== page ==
Voters in Oklahoma head to the polls today to vote on a measure that would legalize cannabis for adults.
The measure would allow adults 21 and older to purchase and possess up to one ounce of cannabis (28 grams), grow up to six mature plants and six growing plants for personal use. The current Oklahoma Medical Marijuana Authority would be responsible for regulating the program and issuing cannabis licenses.
A 15% excise tax would be imposed on cannabis products for adult use, and the proceeds would go to a ” Oklahoma Marijuana Revenue Trust Fund“, an Oklahoma Cannabis Trust Fund.
The funds would first cover the cost of administering the program and the rest would be divided between the municipalities where the sales took place (10%), the State Judicial Revolving Fund (10%), general fund (30%), public education grants (30%), and grants for programs involved in drug treatment and prevention (20%).
Those incarcerated for activities made legal by the measure could “file a motion for re-sentencing, quashing of the conviction and dismissal, or modification of the judgment and of pain”. People who have already served time for such a conviction can also apply to the courts to overturn their conviction.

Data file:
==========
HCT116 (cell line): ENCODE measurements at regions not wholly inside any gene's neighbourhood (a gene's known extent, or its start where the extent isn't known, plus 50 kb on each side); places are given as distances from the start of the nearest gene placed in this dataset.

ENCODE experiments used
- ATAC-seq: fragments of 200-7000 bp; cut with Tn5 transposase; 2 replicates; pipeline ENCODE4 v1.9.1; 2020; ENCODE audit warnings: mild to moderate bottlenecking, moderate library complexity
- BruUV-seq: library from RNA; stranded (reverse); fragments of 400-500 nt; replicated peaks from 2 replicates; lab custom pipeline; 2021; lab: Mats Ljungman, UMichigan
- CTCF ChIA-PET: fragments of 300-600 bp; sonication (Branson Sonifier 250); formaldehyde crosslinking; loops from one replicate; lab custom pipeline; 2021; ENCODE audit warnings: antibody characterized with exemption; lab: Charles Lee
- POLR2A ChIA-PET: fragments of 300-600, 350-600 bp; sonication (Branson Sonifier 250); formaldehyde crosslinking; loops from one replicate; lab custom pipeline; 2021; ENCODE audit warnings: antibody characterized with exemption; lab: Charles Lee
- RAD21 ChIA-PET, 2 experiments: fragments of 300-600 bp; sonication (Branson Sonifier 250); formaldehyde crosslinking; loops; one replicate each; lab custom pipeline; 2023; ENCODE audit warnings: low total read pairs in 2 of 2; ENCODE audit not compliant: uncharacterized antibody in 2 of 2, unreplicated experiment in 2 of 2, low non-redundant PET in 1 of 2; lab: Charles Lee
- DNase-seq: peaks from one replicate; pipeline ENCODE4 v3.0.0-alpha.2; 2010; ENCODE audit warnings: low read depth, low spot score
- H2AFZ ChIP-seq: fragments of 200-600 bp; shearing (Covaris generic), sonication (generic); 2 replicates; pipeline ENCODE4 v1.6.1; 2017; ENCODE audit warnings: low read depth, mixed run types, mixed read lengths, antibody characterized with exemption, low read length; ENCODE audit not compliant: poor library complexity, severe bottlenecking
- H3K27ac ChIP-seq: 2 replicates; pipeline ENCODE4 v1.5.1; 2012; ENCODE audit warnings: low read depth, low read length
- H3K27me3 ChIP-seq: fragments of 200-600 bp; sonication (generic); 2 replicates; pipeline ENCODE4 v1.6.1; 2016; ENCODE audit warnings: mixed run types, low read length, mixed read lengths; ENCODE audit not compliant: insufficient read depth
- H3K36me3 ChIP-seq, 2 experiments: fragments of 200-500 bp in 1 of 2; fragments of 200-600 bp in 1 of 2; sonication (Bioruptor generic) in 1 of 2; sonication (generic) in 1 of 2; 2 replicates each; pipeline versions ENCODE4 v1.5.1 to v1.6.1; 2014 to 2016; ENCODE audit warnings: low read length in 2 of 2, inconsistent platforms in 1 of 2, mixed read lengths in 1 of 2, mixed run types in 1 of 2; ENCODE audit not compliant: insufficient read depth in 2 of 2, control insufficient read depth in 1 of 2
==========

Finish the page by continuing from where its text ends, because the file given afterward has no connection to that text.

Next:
Recreational legalization is expected to bring the state more than $100 million in new revenue per year, or about $434 million between 2024 and 2028.
Kevin Stitt, the governor, opposes legalizing adult use, although he said last year that he thought the federal government should end prohibition to “solve many problems in all these different states” that have legalized cannabis. He also said last year that he believes Oklahoma voters were misled into approving an earlier initiative to legalize medical cannabis in 2018.
Republican Party leaders in the state and GOP lawmakers have also urged voters to reject Oklahoma’s recreational cannabis legalization measure.